A disability carer stole almost $30,000 from her quadriplegic client over two years, but the judge said her cooperation with investigators and remorse meant her sentencing required “leniency”.

According to a report by the ABC, Mackay District Court heard the theft was a “gross abuse of her position of trust” to her client, a 64-year-old man who had been confined to a wheelchair since a car accident in 1993.

In sentencing, Judge Ian Dearden said, “You are dealing with someone who has very limited abilities and capacities to look after their own interests, they rely on you,” he said.

“When you misuse that position of trust and use it to your financial benefit, albeit it appears every single cent went down the pokies, you have acted appallingly and disgracefully.”

The case highlights the enormous degree of trust anyone receiving care in the home places in their carer. This is by no means the first time a carer has stolen from a client under the client’s own roof; every time it occurs, it is a horrific breach of trust. This case is a reminder of the absolute importance of police checks and the necessity of thorough reference checks when employing carers before they go into the homes of those who need help with the tasks of daily living, some of the most vulnerable people in our society. It also highlights the need for supervision and oversight by organisations employing carers, and the need for processes and procedures, checks and balances to prevent these “appalling” and “disgraceful” crimes from being committed.

Theft occurred at height of gambling addiction

Sally Ann Spindler began stealing her client’s money in July 2016, and continued to do so until September 2018. She used the funds to gamble on poker machines.

While working for Mackay & District Spinal Injuries Association, a spinal injury support service,  Ms Spindler used her client’s bank card to pay for everyday expenses.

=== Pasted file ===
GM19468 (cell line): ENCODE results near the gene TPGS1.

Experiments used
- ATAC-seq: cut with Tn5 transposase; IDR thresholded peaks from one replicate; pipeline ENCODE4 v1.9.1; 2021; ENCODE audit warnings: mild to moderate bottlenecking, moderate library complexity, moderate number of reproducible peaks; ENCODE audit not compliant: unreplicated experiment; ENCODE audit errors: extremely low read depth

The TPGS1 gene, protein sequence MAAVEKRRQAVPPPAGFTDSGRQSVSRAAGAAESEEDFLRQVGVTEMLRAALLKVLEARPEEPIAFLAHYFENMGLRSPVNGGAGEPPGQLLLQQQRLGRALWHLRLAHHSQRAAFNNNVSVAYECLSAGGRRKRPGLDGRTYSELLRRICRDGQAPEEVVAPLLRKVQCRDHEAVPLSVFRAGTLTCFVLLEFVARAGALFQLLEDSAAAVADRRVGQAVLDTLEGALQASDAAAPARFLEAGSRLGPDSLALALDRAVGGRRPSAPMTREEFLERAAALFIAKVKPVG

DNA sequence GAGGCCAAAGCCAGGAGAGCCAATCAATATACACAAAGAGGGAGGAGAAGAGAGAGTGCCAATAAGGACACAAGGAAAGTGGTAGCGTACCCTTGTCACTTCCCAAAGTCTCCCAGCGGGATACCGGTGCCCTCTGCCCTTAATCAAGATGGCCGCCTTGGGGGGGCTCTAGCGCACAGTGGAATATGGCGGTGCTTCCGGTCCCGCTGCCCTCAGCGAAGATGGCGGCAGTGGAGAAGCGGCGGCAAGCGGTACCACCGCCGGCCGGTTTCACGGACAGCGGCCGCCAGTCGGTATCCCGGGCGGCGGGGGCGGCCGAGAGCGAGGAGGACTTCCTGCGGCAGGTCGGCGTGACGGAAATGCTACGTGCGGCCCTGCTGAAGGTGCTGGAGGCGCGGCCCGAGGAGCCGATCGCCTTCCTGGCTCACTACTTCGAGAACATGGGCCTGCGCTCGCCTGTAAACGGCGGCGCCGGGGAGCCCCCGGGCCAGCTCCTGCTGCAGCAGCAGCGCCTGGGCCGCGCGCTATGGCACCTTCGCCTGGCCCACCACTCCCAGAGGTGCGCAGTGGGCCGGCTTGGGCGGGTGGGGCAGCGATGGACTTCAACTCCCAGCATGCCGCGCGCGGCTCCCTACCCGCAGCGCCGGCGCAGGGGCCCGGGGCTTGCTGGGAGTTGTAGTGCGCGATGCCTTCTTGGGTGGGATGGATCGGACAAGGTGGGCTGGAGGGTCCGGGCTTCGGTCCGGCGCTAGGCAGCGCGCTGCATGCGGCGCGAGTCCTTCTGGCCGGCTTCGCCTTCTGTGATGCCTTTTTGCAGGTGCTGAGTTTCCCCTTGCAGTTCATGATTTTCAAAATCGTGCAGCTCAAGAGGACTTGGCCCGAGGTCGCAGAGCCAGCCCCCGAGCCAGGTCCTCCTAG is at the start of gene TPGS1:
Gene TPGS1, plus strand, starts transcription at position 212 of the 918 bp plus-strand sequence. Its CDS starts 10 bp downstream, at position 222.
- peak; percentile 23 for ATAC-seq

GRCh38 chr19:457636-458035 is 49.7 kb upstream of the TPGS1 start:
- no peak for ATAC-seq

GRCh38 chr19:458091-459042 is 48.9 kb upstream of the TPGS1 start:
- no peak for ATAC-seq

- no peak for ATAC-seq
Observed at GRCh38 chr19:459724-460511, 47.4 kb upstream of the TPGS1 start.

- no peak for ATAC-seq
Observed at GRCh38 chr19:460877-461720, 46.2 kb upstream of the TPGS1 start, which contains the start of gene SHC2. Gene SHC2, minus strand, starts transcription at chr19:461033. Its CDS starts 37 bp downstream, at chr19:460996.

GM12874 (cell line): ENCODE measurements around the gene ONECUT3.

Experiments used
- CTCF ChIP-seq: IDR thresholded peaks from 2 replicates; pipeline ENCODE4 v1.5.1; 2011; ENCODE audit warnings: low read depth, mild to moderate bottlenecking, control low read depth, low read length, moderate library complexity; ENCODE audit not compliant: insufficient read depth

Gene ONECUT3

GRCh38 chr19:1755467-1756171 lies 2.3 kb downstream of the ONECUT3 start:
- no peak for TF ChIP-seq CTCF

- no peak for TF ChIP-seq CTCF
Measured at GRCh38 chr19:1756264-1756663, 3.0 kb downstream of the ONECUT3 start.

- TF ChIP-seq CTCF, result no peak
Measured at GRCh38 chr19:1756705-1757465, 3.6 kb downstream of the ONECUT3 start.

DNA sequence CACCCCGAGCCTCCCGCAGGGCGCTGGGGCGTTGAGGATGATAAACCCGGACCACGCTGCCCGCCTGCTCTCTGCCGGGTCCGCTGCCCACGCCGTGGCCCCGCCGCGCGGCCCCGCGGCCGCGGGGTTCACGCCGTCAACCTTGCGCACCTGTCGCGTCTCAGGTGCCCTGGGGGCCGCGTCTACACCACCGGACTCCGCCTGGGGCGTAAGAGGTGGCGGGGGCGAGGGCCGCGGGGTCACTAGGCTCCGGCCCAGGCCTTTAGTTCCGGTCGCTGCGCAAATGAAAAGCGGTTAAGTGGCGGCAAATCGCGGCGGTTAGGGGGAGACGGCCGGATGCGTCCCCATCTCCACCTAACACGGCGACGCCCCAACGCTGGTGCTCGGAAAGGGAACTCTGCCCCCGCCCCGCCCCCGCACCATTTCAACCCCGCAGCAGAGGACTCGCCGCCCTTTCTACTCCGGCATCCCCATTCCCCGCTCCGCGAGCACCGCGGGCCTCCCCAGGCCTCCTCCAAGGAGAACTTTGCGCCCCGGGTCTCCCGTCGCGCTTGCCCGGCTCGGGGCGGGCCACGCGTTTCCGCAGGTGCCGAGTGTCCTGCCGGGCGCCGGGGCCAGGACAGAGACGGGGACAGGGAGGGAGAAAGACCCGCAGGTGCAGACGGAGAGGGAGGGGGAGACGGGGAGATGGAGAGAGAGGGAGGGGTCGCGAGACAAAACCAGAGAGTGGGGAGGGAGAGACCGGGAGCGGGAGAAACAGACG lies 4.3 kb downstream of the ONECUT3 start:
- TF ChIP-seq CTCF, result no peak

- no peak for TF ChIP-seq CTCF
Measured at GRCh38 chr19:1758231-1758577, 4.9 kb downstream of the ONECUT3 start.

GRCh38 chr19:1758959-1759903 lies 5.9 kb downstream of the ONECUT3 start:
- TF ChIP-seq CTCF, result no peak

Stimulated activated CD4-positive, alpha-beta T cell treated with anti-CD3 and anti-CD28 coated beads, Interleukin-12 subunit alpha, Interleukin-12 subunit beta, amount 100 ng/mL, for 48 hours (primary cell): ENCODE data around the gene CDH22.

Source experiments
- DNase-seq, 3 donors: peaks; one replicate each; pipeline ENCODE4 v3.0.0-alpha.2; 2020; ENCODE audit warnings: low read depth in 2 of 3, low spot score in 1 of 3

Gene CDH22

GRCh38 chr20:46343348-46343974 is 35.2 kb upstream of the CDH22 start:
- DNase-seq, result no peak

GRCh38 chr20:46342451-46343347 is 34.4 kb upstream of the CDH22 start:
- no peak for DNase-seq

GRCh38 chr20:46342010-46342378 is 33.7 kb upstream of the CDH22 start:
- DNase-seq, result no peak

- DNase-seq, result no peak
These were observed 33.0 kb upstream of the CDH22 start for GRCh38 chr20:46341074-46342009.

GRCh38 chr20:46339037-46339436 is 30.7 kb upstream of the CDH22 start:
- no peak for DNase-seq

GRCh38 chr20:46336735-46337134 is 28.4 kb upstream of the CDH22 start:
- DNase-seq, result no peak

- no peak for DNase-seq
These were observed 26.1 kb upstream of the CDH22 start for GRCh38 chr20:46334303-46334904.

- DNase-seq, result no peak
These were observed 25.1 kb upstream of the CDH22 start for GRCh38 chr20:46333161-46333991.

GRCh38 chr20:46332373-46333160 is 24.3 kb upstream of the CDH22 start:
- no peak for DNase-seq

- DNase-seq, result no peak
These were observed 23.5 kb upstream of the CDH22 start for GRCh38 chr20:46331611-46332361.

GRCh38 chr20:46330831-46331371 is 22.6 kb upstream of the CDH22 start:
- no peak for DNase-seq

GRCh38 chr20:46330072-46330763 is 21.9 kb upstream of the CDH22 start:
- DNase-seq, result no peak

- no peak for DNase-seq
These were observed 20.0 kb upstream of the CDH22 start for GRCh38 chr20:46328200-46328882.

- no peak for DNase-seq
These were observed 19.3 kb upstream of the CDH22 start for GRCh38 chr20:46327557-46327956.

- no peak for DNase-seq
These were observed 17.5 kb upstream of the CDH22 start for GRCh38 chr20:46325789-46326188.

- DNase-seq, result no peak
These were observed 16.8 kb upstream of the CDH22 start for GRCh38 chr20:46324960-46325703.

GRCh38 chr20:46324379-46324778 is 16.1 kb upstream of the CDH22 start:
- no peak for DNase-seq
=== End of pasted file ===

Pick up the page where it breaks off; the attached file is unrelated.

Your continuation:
“The offending was protracted and persistent over a two-year period; there were a lot of transactions,” the court heard.

The Association raised the alarm when they identified payments linked to a sporting club.

Remorse created entitlement to “leniency”

Despite acknowledging the seriousness of Ms Spindler’s offence, Judge Dearden said Ms Spindler’s sentencing required some leniency due to her contrition and her addiction to gambling at the time.

Police were only able to prove Spindler had stolen about $4,500, but she admitted to police that she’d taken around $28,900.

“[There was an] extra $23,000, which was otherwise suspicious money but without her admissions couldn’t positively be proved,” Crown prosecutor Alex Baker told the court, the ABC reported.

Ms Spindler’s gambling was an “uncontrollable addiction” at the time of the offence, the court heard.

Since being charged, Ms Spindler has repaid her former client in full, and written him an apology letter. She has also received psychological support for her gambling addiction, and gave up gambling in 2019.

Judge Dearden said her cooperation with the case was to her own detriment, and meant she was entitled to “leniency” by the court.

“It’s a level of remorse, contrition and cooperation we don’t often see in these courts,” Judge Dearden said.

Spindler was sentenced to two and a half years in jail but released on immediate parole, according to the ABC. The maximum sentence for this type of offence is up to 14 years behind bars.

In court, Ms Spindler was apologetic and said she was deeply ashamed.

“I’ve been getting help with everything that I need to get help with and it will be ongoing,” she said.

 

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